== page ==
Panna Cotta with Strawberry Balsamic Compote

nomnompaleo:

Panna Cotta with Strawberry Balsamic Compote by Michelle Tam http://nomnompaleo.com

As a child, my love for sweets was indiscriminate. I had no standards; if it was sugary, I figured it belonged in my mouth. I am, after all, the girl who used to go to bed with a sticky plastic bag of sugary drink mix powder next to my pillow.

But with age comes wisdom—and a better-developed palate. I’m turning 40 this year, and after a lifetime of mindless dessert consumption, I’ve actually become one picky mother. These days, I rarely indulge in sweets—and only when it meets my demanding standards. If I’m going to treat myself to something that’s less than healthy (and let’s face it: dessert ain’t health food), it better knock my socks off.

Homemade panna cotta is one indulgence that fits the bill. Offering up  spoonfuls of silky sweetness at the end of a meal, this Italian gelled cream custard has long been one of my favorites. Panna cotta is incredible all by itself, but a dollop of tangy fruit sauce makes it truly special. And what better topping than the classic combination of fresh strawberries and balsamic vinegar?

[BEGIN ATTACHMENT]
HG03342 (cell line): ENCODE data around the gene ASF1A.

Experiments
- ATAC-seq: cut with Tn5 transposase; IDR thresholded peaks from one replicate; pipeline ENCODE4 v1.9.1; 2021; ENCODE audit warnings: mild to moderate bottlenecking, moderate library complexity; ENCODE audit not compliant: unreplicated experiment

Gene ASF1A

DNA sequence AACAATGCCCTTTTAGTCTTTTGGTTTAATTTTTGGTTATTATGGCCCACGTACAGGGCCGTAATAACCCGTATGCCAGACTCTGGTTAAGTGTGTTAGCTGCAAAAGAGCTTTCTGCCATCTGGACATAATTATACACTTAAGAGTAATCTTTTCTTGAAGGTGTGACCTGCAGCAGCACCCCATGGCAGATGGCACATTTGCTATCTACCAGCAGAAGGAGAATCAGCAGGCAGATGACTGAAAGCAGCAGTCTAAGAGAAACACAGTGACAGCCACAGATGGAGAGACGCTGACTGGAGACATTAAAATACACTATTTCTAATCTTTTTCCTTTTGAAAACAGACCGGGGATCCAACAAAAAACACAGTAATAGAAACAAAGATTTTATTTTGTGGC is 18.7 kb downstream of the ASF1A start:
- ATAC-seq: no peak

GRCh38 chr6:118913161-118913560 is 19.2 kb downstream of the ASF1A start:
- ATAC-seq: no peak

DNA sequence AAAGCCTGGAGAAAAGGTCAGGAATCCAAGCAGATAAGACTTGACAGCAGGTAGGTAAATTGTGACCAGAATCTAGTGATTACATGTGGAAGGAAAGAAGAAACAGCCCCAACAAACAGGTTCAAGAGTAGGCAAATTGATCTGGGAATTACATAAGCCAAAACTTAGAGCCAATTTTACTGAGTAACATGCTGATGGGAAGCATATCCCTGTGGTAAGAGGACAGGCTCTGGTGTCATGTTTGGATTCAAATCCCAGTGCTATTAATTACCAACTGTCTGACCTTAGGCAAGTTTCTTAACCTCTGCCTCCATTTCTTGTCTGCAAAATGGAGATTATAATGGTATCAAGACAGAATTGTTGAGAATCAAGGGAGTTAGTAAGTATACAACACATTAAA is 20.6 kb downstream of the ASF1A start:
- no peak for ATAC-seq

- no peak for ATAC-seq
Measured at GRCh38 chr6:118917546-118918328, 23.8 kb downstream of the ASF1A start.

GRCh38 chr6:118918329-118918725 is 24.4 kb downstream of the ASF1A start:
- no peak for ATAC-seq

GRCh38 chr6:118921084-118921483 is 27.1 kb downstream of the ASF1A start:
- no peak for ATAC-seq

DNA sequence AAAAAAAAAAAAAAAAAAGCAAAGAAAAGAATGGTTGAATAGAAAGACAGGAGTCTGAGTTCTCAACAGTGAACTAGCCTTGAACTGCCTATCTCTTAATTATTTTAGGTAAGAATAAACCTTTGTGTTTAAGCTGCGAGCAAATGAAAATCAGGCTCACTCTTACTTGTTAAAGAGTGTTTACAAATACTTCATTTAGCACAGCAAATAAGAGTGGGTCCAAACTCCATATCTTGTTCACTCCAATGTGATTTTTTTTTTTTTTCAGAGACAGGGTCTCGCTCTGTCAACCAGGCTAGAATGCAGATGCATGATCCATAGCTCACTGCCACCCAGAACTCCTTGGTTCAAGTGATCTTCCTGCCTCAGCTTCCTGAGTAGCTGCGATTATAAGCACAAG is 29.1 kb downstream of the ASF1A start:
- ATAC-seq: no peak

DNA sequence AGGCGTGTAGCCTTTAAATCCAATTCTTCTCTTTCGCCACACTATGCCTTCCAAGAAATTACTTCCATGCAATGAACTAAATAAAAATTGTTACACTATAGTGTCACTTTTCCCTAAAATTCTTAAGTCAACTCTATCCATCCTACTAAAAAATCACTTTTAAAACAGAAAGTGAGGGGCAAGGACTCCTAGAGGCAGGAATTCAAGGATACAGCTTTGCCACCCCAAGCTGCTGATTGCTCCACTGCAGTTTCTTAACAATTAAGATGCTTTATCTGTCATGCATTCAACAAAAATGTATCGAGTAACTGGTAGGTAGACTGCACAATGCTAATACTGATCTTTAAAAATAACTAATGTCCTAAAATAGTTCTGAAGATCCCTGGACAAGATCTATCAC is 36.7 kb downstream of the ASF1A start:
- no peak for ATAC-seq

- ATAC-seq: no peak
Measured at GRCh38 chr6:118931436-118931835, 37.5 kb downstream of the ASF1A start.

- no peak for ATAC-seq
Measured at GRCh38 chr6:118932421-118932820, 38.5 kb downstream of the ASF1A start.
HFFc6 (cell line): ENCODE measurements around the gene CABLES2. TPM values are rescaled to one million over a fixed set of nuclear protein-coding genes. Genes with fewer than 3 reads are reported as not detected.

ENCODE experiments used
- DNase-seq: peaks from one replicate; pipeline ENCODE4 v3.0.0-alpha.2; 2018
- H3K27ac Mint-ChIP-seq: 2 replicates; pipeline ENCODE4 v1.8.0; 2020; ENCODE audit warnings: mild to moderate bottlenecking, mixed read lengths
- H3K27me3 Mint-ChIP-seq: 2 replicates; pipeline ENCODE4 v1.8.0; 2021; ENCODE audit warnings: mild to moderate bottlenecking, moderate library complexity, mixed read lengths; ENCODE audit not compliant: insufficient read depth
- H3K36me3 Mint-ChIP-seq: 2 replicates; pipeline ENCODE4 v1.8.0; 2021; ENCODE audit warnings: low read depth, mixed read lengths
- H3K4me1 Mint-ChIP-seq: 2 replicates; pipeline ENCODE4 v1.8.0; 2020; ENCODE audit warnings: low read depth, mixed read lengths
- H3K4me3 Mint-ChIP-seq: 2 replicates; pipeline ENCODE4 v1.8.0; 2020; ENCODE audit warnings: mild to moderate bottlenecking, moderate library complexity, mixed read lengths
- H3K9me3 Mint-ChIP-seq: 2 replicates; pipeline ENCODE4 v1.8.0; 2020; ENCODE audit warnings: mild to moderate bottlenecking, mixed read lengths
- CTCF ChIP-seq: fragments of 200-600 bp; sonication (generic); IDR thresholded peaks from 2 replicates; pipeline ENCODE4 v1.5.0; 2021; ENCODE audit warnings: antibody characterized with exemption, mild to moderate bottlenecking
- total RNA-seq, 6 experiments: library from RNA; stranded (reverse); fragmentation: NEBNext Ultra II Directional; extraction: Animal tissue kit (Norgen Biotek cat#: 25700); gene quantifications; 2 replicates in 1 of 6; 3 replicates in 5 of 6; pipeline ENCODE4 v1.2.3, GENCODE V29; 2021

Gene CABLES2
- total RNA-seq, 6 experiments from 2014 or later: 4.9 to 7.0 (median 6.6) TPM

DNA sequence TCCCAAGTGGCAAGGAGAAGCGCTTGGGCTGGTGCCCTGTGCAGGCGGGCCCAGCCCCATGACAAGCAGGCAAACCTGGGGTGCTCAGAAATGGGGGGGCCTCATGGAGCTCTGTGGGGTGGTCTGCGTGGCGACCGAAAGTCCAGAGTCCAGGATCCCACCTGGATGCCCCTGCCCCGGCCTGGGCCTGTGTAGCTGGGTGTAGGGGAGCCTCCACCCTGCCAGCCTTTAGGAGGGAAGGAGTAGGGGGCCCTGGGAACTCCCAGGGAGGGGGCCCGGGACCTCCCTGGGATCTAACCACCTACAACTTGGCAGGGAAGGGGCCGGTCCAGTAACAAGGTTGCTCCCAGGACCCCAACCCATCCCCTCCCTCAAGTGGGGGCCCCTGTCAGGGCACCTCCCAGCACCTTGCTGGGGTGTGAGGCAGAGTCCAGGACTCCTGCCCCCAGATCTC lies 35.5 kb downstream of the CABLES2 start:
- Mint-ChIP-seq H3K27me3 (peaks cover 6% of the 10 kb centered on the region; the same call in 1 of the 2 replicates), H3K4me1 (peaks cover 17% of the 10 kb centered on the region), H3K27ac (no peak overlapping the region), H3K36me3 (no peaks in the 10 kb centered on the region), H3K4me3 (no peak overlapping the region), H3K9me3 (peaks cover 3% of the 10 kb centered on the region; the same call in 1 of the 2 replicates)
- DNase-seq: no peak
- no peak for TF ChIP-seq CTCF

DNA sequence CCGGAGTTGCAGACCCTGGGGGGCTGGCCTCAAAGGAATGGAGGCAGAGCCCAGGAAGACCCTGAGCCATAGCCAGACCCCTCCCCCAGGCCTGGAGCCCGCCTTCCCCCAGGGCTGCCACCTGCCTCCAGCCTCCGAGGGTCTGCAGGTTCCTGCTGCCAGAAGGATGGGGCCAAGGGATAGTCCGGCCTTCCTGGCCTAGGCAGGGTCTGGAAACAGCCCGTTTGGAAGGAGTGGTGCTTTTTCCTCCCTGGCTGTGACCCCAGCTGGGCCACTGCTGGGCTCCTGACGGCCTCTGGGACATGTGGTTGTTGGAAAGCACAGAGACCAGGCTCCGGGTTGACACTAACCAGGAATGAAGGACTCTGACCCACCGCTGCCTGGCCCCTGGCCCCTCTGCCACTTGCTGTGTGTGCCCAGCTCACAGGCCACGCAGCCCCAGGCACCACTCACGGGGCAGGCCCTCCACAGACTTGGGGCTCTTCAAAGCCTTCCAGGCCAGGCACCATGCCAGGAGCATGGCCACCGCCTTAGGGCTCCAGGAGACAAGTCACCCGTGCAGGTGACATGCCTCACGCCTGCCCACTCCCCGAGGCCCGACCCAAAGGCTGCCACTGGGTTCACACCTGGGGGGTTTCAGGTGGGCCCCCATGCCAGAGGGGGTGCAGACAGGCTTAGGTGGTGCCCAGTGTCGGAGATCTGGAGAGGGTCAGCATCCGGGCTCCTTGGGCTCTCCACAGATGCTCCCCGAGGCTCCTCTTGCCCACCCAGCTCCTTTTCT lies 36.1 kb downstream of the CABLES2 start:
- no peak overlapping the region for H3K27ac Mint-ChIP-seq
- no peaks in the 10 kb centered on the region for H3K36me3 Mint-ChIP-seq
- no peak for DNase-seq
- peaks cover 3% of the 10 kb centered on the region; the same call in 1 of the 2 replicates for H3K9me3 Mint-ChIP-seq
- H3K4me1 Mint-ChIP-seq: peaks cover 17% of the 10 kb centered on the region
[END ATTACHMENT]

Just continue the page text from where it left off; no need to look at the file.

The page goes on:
Panna Cotta with Strawberry Balsamic Compote by Michelle Tam http://nomnompaleo.com

This recipe calls for just a handful of ingredients, but the quality and ratio of the components are critical to a good panna cotta. Let me be painfully frank: Too many people are making mediocre panna cotta. Some of the offenses I’ve seen? Overly sweet custards or toppings, poor quality cream/nut milk, and incompatible and overpowering toppings.

But the worst infraction of all? Adding too much gelatin. Yes, gelatin’s important for gut and joint health — but I’d much rather down a mug of steaming bone broth rather than chew on rubbery, over-gelatinized panna cotta. Pro tip: If you can hold a bowl of panna cotta upside down over your head with nary a care about messing up your beautifully coiffed head of hair, you used too much gelatin in your dessert. (Or you’re a total slob. Or both.)

Made properly, a panna cotta should be fragile and quivery in texture. This creamy dessert should collapse in on itself when you pierce the surface with your spoon, allowing the fruity sauce and slippery custard to mix and marry.

Panna Cotta with Strawberry Balsamic Compote by Michelle Tam http://nomnompaleo.com

Panna Cotta with Strawberry Balsamic Compote by Michelle Tam http://nomnompaleo.com

Now: who’s ready to make panna cotta? 

Here’s what to gather to make 4 servings: 

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